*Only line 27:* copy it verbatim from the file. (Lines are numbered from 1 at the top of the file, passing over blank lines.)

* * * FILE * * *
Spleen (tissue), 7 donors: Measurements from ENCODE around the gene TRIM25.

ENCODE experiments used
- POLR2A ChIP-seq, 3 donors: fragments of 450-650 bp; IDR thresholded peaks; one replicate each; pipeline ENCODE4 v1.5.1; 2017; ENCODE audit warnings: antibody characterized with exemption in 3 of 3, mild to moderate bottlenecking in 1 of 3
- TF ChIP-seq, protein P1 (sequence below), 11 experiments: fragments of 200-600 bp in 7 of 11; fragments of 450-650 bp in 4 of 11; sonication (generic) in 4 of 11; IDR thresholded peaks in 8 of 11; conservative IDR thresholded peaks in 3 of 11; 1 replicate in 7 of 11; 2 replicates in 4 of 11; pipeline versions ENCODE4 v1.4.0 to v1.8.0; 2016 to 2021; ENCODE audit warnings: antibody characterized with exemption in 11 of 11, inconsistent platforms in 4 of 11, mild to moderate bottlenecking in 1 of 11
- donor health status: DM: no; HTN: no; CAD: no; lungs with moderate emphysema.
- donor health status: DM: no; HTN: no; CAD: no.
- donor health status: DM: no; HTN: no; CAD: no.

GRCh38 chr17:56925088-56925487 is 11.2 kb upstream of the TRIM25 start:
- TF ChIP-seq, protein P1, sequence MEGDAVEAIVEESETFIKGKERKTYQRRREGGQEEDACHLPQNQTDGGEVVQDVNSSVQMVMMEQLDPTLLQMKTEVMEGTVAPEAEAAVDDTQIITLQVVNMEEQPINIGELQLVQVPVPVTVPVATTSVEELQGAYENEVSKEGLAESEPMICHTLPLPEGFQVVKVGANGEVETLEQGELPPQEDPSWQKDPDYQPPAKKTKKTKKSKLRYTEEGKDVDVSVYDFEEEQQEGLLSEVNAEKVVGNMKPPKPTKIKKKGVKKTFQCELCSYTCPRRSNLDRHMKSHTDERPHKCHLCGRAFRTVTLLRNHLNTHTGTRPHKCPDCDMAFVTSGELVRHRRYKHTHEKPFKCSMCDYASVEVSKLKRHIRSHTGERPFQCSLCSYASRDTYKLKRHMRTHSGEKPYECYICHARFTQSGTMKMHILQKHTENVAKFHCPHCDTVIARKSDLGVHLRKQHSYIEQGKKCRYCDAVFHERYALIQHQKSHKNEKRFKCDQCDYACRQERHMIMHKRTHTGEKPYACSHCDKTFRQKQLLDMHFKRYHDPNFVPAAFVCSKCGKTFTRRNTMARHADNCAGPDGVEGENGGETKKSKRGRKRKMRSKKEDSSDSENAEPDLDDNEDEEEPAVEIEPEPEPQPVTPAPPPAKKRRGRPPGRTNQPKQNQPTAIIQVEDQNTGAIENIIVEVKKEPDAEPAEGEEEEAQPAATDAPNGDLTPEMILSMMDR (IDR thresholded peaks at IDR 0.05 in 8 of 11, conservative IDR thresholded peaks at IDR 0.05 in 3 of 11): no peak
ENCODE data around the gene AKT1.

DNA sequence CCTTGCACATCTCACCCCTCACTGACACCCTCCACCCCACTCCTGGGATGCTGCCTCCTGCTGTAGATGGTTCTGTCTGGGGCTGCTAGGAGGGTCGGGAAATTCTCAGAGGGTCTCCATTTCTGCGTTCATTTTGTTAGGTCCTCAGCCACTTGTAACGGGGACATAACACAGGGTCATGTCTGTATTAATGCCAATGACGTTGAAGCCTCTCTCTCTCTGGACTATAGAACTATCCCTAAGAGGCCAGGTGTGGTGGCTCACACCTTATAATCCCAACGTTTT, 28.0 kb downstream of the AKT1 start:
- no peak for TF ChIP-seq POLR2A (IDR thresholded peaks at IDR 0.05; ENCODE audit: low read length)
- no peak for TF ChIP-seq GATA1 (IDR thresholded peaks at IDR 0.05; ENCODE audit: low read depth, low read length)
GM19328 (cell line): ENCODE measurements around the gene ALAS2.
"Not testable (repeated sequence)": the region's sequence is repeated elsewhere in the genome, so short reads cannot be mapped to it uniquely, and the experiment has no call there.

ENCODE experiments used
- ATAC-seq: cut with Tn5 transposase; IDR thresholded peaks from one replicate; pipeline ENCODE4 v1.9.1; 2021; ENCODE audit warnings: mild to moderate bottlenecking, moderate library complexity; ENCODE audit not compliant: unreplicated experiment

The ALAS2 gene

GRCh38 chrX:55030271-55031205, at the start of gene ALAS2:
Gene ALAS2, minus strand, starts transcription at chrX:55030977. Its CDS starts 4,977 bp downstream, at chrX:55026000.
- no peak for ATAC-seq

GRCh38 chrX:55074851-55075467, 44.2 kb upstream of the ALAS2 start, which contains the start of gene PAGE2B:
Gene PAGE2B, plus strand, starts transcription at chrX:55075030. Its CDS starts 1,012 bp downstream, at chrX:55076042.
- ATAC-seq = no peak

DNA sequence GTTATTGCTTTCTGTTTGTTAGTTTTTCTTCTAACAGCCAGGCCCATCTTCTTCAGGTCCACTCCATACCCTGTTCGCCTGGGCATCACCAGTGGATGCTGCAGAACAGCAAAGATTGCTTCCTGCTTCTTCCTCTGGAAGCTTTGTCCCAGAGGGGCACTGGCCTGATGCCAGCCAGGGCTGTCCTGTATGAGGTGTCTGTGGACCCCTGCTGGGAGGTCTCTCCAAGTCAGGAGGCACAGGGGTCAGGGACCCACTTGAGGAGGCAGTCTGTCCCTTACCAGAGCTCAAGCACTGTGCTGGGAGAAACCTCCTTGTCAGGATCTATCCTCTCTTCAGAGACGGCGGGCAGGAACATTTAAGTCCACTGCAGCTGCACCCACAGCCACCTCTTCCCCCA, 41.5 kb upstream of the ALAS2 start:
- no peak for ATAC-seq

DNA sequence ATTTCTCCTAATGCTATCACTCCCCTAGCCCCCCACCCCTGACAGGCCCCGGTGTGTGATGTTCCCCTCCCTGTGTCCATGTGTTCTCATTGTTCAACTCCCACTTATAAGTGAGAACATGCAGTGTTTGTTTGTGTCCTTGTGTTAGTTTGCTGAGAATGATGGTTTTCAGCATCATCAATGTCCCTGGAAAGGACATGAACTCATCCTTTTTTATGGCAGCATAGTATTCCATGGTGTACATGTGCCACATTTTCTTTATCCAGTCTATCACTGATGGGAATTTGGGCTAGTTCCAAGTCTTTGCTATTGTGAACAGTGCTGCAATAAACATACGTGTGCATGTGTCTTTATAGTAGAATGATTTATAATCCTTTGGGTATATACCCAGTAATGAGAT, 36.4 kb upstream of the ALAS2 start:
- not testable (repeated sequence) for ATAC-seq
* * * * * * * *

DNA sequence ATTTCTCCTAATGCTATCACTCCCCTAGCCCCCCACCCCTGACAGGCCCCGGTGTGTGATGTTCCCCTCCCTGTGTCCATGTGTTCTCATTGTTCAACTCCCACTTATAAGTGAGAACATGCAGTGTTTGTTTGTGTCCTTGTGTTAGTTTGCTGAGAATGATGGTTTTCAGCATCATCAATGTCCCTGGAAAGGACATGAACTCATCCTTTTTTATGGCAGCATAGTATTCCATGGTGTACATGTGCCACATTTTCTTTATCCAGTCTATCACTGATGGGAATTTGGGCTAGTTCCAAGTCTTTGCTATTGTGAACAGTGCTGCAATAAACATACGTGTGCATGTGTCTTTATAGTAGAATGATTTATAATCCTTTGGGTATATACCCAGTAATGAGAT, 36.4 kb upstream of the ALAS2 start: